Heal Health+

Medicinal Wildcrafting – a beautiful tradition

By Marie Reyes
Generational Herbalist, Medical Scientist
CIO, La Bohemia Natural

The Rocky Mountains have been home to people, plants and animals since before recorded time. Towering peaks 10,000ft to 14,000ft? gaze over deep valleys and slicing, profound gorges. There are countless microclimates which give rise to a wide variety of plant and animal life, rare species, swiftly varying temperatures, and stark fluctuation in water availability. There are particular plants and trees which don’t grow anywhere else in the world. The New Mexico territory houses a substantial chunk of this legendary mountain range. It is a mecca for those looking for variety for their apothecary cabinets and medicinal plant collections. High elevation desert mixed with lush greenery and tall pines, it is a true gem, and makes wild crafting both a very rewarding and picturesque experience.

My family has harvested herbs, food, and medicines in this area since an unknown time. It has been an oral history passed from person to person amongst family, neighbors and friends. At first thought, it seems almost unbelievable and the coincidences are too fascinating to be true. High elevation plants which serve to increase respiratory function for humans and animals grow in abundance. Cacti store water and edible fruit during the hottest months. Our earth mother certainly has answered the call to provide, in extreme environments, which otherwise may appear mistakingly barren.

There is a respectful, ethical way to collect from nature and give back. In our tradition, we ask for permission before cutting something away from the earth, we only take copal (pine resin) if it has dropped from the tree, and we “flick before we pick” our mushrooms to disperse spores and bring about new growth. Always, it is important to pay attention and not “over-harvest” plants or animals. We take only what we may need for a small stock or forage to another area to try and collect.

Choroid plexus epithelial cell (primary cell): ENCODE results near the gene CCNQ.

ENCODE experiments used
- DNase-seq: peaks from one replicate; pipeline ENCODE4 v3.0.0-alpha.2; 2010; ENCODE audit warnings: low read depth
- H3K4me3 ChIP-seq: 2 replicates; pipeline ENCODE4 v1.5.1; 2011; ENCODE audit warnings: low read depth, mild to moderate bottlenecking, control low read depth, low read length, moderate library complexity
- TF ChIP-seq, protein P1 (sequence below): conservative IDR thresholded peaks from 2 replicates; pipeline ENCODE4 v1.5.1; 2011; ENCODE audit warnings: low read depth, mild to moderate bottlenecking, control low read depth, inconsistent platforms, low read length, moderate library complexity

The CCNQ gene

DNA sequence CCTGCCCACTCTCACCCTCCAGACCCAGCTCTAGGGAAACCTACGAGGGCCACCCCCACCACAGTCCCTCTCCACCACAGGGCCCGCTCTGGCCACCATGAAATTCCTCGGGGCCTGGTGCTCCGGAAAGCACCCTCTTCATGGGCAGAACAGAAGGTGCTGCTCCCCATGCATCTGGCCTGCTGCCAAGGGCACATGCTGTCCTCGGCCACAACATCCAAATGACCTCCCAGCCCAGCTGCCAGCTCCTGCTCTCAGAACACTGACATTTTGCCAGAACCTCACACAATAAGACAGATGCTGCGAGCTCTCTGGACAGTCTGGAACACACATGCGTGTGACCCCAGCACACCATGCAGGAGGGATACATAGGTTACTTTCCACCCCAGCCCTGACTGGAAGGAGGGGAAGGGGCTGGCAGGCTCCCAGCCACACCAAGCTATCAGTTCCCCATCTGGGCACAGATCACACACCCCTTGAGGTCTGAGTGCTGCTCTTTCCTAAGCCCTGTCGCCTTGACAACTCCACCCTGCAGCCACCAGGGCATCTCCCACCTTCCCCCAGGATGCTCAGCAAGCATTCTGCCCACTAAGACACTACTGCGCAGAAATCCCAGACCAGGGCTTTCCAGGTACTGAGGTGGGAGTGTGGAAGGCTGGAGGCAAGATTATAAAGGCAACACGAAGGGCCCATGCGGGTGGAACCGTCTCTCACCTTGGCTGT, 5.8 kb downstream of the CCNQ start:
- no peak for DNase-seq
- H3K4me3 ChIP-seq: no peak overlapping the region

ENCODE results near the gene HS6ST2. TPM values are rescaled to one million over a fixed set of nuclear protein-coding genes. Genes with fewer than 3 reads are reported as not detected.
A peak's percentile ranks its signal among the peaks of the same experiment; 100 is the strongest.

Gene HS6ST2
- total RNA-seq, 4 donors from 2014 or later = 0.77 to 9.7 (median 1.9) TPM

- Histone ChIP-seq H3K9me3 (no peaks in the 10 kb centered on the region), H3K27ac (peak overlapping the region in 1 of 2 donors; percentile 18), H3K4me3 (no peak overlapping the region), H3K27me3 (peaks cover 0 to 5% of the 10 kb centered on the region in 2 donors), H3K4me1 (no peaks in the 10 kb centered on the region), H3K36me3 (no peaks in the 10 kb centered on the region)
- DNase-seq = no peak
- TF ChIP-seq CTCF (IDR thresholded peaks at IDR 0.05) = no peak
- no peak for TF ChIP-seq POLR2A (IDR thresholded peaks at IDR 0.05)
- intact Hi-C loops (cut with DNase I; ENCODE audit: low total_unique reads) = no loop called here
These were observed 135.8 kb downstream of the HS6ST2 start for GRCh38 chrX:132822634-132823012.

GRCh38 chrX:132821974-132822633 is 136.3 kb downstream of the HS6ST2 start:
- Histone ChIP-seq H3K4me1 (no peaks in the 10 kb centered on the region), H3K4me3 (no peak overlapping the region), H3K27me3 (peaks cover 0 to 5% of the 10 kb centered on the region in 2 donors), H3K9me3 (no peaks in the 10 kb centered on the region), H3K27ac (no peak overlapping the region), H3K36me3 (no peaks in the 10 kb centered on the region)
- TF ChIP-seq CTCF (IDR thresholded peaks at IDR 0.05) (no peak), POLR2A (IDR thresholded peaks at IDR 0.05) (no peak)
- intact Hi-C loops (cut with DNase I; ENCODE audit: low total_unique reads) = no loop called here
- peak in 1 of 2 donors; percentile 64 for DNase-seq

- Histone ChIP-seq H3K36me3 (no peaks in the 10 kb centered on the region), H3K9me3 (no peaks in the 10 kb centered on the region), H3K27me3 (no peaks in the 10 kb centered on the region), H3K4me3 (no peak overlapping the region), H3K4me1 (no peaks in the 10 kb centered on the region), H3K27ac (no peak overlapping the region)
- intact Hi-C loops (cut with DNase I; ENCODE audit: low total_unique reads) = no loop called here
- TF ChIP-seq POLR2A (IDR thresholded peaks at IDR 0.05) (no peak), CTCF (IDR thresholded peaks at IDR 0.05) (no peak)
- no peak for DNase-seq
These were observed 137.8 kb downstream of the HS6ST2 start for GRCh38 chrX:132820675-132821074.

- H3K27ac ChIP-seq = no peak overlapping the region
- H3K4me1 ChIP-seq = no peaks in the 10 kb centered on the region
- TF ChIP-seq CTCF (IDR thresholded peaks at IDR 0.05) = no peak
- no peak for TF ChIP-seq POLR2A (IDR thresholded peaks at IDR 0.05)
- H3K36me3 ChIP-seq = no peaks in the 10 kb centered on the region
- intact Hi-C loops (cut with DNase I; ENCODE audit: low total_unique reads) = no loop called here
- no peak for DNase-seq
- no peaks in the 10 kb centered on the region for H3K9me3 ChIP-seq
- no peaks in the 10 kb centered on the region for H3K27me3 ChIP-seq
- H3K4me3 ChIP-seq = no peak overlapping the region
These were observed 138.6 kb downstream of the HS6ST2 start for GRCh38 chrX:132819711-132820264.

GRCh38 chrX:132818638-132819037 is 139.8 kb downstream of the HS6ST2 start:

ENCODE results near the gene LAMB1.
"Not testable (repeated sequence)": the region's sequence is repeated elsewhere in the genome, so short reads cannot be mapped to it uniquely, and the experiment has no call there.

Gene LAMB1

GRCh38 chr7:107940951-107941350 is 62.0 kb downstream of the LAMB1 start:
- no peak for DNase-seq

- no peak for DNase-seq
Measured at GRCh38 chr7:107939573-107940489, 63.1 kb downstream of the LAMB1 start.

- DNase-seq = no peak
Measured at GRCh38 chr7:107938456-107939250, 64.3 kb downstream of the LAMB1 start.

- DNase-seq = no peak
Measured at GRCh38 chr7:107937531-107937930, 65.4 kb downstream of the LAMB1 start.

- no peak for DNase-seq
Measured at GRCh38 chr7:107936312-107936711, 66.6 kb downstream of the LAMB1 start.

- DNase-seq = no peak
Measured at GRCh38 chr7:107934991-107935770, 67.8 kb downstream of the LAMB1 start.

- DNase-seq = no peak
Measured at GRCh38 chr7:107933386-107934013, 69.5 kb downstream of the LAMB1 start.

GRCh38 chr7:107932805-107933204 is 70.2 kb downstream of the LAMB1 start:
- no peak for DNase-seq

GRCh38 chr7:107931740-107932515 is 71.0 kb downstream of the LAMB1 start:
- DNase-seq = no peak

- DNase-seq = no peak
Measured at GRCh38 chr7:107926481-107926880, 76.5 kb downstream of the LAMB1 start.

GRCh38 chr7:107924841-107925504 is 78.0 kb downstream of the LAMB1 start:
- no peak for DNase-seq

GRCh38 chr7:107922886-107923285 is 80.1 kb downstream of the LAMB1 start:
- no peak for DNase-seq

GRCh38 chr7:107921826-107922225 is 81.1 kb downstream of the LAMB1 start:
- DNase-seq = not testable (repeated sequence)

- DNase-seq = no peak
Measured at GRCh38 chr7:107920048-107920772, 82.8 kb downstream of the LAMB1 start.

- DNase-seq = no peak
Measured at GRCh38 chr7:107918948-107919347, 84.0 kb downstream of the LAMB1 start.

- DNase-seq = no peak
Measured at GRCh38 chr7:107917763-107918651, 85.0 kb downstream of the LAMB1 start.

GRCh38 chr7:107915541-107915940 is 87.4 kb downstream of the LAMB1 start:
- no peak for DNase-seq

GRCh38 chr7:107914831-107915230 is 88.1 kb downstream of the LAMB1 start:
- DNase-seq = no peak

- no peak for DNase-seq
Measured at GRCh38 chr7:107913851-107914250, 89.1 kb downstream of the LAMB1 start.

A good practice is keeping track, marking maps or keeping a journal of where you find certain plants. That way you can return to those spots and also know where else they could be found (sometimes in higher abundance).

In our workshop series, we learn all of these practices and also focus on deadly lookalike identification, some ritualistic uses (in Native culture) and field identification. Safety is of utmost importance and concern and we live by the mantra: “If there is any doubt to identification, get an expert backup ID, or don’t use or consume it.” This idea is very important, for obvious reasons, but also the fact that this ancient art is something that really needs to be passed to the next person in an apprenticeship format. Even experienced herbalists and botanists make bad IDs at times.

We welcome you to join us on an adventure to the New Mexico wilderness + educational course. For upcoming events, please visit our facebook page  and click on events. We host them until the harvest season is finished in late October. We also host medicine making workshops as well. Be on the lookout for our “plant of the month” blogs where we showcase different species found in the Rocky Mountain Region.

If you would like to follow our new field guide in progress, please find us on our instagram, @inmortalremedios.

 

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